See: The monochrome video for Trevor Sensor’s ‘Chiron, Galactus’: an instant classic of mourning, cathartic Americana

Trevor Sensor, photographed by Dave Poyzer

ILLINOIS singer-songwriter Trevor Sensor, who beguiled hearts and minds with a clutch of EPs and his debut album, Andy Warhol’s Dream, on Jagjaguwar back around 2017-18, has been away, grown his hair into a leonine mane, and is back with a new album on High Black Desert Records come mid-June.

He’s collected together a clutch of beautifully observed rural tales from the viewpoint of a dusty drifter, for that second long-player, On Account of Exile Vol. 1, which he’s unveiling with the haunting seduction of “Chiron, Galactus” – you can watch the video below.

“Chiron, Galactus”, is a gritty ballad of loss and revenge, inspired by Panos Cosmatos’s psychedelic horror film, Mandy.

While living in Colorado some years ago, Trevor and some pals watched what they’d heard was “the trippiest horror movie ever made.” Turns out what they’d been told wasn’t wrong; so affected was Trevor that he immediately retired to the basement to compose “Chiron, Galactus” in less an hour; a song that features couplets such as “Well your body was burnin’/ And I was tied up with tears/ I was stabbed with a steak knife / Dreamin’ up all my fears / And I don’t believe in God / And I said, ‘I am your God’ / While the villain was pleadin’ / God was looking on.”

Talking of his experience of the film, Trevor says: “It functions as this perfect allegory of the dichotomy between those who want to be left alone, and those who can’t leave people alone.

“Red and Mandy are just trying to get on with their lives peacefully in the woods away from everybody, and these Jesus freaks and acid cannibals barge in destroying their world because of one guy’s fragile ego.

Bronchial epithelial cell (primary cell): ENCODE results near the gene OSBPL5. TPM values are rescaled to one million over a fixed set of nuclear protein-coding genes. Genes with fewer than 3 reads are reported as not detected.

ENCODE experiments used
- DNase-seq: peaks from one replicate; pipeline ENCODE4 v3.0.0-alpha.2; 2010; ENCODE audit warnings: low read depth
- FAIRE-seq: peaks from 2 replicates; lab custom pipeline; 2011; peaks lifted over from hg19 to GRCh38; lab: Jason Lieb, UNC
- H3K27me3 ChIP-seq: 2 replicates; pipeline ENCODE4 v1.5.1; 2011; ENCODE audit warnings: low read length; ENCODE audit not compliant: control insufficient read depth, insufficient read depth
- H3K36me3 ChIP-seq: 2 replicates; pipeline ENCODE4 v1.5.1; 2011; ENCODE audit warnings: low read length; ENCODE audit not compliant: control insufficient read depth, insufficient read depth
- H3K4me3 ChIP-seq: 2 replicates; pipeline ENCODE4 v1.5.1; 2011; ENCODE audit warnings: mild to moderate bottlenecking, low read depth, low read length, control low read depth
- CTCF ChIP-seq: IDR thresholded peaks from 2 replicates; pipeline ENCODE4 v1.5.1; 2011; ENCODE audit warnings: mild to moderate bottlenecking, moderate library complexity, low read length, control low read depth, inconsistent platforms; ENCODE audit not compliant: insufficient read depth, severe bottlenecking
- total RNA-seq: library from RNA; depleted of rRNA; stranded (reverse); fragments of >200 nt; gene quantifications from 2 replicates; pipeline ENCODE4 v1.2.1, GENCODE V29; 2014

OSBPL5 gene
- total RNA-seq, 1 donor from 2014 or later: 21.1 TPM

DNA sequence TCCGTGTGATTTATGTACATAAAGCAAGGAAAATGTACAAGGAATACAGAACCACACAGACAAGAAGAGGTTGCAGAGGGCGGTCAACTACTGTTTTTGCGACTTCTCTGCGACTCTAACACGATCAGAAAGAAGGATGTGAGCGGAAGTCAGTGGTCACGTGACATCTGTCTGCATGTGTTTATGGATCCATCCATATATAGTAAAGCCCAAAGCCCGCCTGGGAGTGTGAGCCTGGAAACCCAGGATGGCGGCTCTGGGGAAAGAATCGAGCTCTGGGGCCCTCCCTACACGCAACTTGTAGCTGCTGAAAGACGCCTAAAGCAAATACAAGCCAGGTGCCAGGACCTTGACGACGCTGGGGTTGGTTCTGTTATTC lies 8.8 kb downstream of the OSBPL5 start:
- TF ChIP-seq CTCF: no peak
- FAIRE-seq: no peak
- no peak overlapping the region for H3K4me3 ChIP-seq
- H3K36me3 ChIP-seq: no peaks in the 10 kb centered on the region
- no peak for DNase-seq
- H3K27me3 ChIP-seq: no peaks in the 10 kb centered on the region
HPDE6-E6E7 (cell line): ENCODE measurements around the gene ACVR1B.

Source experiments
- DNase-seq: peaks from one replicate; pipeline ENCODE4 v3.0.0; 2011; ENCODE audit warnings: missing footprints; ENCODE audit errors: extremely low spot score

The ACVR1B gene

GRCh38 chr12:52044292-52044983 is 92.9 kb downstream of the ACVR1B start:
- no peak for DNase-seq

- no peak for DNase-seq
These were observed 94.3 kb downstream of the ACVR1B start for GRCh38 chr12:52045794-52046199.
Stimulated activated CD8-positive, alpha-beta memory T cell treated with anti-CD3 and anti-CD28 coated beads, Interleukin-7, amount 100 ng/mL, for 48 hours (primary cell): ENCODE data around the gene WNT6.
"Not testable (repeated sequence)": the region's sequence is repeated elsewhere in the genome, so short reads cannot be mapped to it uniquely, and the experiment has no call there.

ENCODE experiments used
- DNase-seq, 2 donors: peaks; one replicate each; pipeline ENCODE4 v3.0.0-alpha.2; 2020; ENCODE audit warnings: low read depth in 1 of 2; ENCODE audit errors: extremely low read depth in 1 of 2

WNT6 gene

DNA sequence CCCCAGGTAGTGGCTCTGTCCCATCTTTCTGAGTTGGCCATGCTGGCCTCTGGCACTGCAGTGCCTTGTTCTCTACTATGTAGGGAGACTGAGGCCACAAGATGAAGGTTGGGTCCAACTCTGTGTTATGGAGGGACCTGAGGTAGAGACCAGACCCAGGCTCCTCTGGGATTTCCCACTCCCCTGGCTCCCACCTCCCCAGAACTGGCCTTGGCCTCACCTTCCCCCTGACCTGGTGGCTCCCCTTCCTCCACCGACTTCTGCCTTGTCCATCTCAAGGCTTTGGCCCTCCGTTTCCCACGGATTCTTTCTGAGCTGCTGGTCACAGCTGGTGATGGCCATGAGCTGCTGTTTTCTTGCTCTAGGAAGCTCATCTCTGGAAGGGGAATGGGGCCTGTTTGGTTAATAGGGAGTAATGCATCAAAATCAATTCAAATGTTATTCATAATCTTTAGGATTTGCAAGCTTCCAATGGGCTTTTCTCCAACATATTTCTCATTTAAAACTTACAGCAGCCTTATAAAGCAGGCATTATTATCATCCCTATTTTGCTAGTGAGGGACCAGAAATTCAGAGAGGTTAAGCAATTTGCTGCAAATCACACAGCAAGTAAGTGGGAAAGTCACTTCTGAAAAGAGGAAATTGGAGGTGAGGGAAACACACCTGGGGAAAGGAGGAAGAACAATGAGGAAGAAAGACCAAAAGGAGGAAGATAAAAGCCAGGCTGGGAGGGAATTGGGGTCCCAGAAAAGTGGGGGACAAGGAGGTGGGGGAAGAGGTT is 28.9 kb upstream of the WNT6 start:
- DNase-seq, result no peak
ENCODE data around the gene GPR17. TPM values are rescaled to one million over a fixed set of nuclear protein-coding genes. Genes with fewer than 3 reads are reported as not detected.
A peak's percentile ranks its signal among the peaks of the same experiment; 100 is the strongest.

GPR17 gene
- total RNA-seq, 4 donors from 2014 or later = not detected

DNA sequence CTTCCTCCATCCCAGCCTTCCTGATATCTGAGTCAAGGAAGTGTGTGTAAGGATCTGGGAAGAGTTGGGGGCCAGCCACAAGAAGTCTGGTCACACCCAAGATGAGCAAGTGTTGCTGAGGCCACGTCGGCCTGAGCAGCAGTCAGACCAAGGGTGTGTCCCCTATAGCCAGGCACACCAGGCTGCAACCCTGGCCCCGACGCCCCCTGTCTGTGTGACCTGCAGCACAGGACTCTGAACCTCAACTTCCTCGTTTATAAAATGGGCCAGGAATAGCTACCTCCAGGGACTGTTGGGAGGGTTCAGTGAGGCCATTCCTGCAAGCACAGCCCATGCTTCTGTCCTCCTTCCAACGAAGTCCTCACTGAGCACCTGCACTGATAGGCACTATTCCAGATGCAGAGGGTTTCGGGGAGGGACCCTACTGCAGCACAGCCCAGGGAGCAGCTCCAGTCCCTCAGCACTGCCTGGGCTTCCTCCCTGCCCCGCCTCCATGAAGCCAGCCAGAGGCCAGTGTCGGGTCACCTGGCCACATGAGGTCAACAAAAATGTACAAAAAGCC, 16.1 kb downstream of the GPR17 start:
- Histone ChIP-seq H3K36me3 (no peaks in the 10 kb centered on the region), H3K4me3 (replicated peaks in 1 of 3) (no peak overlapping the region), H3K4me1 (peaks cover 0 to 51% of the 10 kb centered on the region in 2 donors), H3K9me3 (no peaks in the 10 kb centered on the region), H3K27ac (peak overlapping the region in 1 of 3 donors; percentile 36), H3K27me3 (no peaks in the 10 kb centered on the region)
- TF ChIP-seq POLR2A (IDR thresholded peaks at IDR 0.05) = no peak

“That’s pretty much the catalyst to all the problems of the world if you think about it. Those who seek to impose their will upon others are often the worst of us, because it’s a reflection upon their own character – their insecurity with their own existence. They feel the need to master others because they can’t master themselves.”

Sounds like the film left an indelible impression; added to my to-watch list forthwith, dunno about you. And “Chiron, Galactus” is sure to leave the same depth of impression on you, beginning in raspy vocals and guitars and detonating with an epic and expansive climax of catharsis, pain and strings; the sort of beautiful sublimation you get from Clap Your Hands Say Yeah, Galaxie 500, even Springsteen at their fiery heights. A cascade of imagery flickers past as he mourns his murdered lover. Heart-stopping and arresting: “I caught him licking human bones … that woman was sure my wife.” it’s a fully formed classic of modern Americana in the sad mould of John Murry’s “Little Colored Balloons”

He says: ”You become a vehicle for whatever strange power that’s out there to work through you.

“Some deep melancholic anguish rose up in me, and everything came out fully formed. The pain was not subjective, but shared.

It’s the lead track on an album which Trevor promises us is one “for trailer park loners, desperate drifters, nouveau riche rejects, or frankly anybody who feels at odds with the cultural milieu of rotting America.

“I relate best to those who’ve only got the wind to lean on.”

Trevor Sensor’s On Account Of Exile, Vol.1 will be released digitally by High Black Desert Records on June 18th and may be pre-ordered here.

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